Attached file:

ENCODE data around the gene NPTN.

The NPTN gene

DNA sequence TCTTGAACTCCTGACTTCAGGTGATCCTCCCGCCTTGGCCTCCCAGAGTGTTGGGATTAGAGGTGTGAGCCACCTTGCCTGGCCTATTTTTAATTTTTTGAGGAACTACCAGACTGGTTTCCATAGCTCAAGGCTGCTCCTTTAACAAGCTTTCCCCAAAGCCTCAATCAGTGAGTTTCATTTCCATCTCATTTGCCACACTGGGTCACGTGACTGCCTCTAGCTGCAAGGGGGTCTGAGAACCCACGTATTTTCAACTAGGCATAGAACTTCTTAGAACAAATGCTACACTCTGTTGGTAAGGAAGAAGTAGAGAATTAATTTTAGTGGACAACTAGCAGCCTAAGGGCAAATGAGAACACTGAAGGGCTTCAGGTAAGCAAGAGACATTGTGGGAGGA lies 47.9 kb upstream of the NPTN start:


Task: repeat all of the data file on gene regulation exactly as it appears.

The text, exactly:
ENCODE data around the gene NPTN.

The NPTN gene

DNA sequence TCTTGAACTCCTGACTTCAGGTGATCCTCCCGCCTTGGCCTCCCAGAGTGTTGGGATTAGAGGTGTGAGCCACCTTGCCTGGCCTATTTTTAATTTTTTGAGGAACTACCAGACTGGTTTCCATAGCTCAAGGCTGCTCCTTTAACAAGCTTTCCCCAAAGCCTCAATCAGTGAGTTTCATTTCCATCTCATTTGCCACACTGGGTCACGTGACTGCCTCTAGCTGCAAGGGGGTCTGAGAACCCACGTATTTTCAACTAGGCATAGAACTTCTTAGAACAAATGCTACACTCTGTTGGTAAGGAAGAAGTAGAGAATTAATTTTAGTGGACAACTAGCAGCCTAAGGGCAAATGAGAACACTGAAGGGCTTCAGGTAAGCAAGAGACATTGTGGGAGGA lies 47.9 kb upstream of the NPTN start: